The Arab Spring Five Years Later

December 17, 2015 | Pam Benson
Photo: numbeos

The Arab Spring was the beacon of hope that would free millions from the grip of autocratic rulers.   At first, it looked promising.  One by one, the dictators fell: Zine El Abidine Ben Ali in Tunisia, Hosni Mubarak in Egypt, Moammar Khadafy in Libya, Ali Abdullah Saleh in Yemen.   Many believed Bashar Assad’s days were numbered in Syria.  Democracy, or at least a form of it, would blossom and prevail.  

Five years since a fruit vendor set himself ablaze in Tunisia, great swaths of the Middle East and North Africa remain in chaos.   Libya, Yemen and Syria are effectively leaderless and wracked by civil war.   A former military strongman controls Egypt.   Only in Tunisia, where it all began in December of 2010, is there a semblance of democracy.

Leaders in the Persian Gulf states continue to maintain their absolute grip on power, suppressing any calls for changes.  A 2012 uprising in Bahrain was squashed with the help of Saudi forces.

The Kings of Jordan and Morocco have managed to keep their heads above water, implementing enough reforms to keep protesters at bay.  And for the most part, Lebanon and Algeria have dodged the Arab Spring protests, their citizens seemingly unwilling to engage in a new conflict, with the memories of their long civil wars still fresh.

Terrorists are enmeshed in just about every country in the region.  ISIS (Islamic State of Syria and Iraq)—an outgrowth of the dismembered al Qaeda in Iraq—first took hold in Iraq and then spread to ungoverned areas of Syria.  Its supporters are now gaining ground in Yemen, Egypt, Libya and elsewhere, where al Qaeda affiliates also have a presence.

Sectarian strife, effectively stifled by the iron grip of authoritarian rule, has now reared its ugly head, pitting Shia against Sunni against Kurds.

Here’s a snap shot of the current status of the key Arab Spring nations:

Tunisia:  Since the demise of Ben Ali, a new constitution was enacted, and in 2014, Tunisia held its first free and fair presidential elections since the country obtained its independence in 1956.   Tunisia remains relatively stable, with a unified government that includes representation from Islamic groups, but the country has also been plagued by terrorism, particularly this year.   A museum attack in March left 21 dead, a gunman murdered 38 people at a beach resort, and a bus bomb killed 12 military guards in November.  The Islamic State has claimed responsibility for all three attacks.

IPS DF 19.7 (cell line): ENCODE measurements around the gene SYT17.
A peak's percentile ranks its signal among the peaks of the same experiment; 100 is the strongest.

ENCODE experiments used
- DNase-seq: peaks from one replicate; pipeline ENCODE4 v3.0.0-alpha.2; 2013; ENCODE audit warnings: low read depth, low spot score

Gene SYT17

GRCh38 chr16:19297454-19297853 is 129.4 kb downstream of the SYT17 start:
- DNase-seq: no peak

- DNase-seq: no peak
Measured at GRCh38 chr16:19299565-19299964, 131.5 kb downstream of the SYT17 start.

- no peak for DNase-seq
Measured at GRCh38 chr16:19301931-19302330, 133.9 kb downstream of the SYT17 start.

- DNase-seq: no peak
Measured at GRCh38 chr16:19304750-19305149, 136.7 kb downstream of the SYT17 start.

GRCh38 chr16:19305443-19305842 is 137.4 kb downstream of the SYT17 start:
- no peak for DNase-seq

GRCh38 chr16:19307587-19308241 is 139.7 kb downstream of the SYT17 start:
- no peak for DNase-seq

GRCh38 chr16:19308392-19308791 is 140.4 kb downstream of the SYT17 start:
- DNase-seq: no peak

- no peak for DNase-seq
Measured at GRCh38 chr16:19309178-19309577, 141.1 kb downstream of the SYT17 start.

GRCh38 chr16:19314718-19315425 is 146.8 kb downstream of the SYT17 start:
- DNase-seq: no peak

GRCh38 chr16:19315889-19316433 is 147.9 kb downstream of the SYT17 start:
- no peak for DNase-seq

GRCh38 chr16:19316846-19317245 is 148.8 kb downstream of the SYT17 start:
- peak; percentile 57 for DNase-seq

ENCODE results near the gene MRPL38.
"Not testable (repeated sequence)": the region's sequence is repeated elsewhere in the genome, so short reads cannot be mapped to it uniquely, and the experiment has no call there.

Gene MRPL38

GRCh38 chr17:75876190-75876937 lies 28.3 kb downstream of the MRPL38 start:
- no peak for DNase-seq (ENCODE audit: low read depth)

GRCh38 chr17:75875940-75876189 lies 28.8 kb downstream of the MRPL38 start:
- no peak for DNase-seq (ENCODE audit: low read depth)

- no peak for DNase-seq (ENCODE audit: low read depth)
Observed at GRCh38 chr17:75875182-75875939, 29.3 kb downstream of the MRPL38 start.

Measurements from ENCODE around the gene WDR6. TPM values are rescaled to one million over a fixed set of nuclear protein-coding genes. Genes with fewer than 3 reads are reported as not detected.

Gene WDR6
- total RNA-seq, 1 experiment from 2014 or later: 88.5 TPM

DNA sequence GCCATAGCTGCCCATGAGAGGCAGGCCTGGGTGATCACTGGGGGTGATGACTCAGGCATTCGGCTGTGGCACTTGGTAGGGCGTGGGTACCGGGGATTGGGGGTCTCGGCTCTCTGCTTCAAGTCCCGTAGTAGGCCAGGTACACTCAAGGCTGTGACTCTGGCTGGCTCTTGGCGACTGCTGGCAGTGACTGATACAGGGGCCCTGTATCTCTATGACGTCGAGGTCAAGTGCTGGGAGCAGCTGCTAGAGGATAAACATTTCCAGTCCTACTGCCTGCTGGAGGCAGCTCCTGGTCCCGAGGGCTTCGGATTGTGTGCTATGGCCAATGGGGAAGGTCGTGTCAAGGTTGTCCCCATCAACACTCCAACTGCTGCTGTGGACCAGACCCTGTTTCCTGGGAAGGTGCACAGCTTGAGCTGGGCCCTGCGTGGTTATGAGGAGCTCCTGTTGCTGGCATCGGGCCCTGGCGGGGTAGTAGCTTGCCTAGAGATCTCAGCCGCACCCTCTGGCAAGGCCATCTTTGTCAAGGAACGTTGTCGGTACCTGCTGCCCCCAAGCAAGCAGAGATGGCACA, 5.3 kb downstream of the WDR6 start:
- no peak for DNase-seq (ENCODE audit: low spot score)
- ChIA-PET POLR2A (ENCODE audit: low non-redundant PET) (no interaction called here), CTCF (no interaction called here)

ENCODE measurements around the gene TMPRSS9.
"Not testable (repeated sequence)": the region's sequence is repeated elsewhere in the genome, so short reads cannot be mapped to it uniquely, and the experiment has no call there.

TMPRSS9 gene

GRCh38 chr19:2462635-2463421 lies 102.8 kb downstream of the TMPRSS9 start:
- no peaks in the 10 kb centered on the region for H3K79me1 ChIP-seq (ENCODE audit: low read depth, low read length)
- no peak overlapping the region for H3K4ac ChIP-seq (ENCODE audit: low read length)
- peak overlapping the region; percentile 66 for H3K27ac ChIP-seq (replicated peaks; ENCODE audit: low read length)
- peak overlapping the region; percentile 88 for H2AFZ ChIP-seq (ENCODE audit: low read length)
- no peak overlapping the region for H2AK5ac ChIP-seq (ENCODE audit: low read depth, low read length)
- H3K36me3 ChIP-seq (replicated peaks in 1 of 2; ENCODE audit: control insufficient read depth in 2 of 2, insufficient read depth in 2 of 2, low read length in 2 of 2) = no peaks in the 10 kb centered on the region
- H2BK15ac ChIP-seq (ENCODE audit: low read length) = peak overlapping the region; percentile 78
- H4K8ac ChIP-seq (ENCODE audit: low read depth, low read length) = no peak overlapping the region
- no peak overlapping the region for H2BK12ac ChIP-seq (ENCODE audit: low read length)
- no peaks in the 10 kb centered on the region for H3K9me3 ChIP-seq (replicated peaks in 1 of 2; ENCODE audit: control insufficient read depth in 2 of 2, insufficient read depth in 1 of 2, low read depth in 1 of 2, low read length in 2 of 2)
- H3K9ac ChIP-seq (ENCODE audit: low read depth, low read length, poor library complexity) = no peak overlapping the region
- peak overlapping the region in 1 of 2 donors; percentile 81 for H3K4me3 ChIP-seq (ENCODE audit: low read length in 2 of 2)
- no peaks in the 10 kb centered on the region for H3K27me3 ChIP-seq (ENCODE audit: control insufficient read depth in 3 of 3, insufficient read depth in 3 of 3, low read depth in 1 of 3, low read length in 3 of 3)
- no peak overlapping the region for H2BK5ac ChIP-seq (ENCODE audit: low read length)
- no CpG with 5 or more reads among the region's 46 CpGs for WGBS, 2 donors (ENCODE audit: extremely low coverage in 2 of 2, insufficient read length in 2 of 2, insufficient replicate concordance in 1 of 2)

Egypt:  The departure of Mubarak paved the way for the election of Muslim Brotherhood leader Mohamed Morsi.  But Morsi’s power grab and proposed Islamic constitution reignited public demonstrations.  He was deposed in a military coup led by his Defense Minister, Abdul Fattah al-Sisi.  A new constitution was passed and al-Sisi, who since retired from the military, was elected President.   Many feel Egypt has gone full circle, returning to an authoritarian regime, and crackdowns on the press and political opposition. 

Egypt has also faced extremist attacks, mostly in the Sinai, where ISIS now appears to have some support.   In October, ISIS claimed responsibility for bombing a Russian passenger jet soon after it departed from the resort city of Sharm el Sheikh, leaving 224 people dead.

Syria: The region wide protests eventually landed in Damascus, with the call for the removal of Assad.   The country disintegrated into civil war and sectarian conflict.    The brutality of the conflict has led to more than 200 thousand deaths, 13.5 million Syrians in need of humanitarian aid, 4.3 million who have fled the country and 6.6 million that are internally displaced.

ISIS gained a foot hold in the country, setting up its headquarters in the city of Raqqa and controlling much of the northern and eastern sections of the country.   Western supported rebels, the al Qaeda affiliate al Nusra, and Syrian Kurds dominate in various regions of Syria.  Assad remains in power although controlling far less territory.

Libya: The opposition to the rule of longtime strongman Khadafy, and with the help of a U.S. led coalition, Khadafy was forced out of power and was eventually killed by the rebels. The country has been in disarray since Khadafy’s demise.  Two competing forces vie for power: an internationally recognized government in the eastern city of Tobruk, and an Islamist supported one in the capital of Tripoli.   Taking advantage of the turmoil, ISIS supporters have made inroads into the country, now controlling the city of Sirte and nearby oil fields.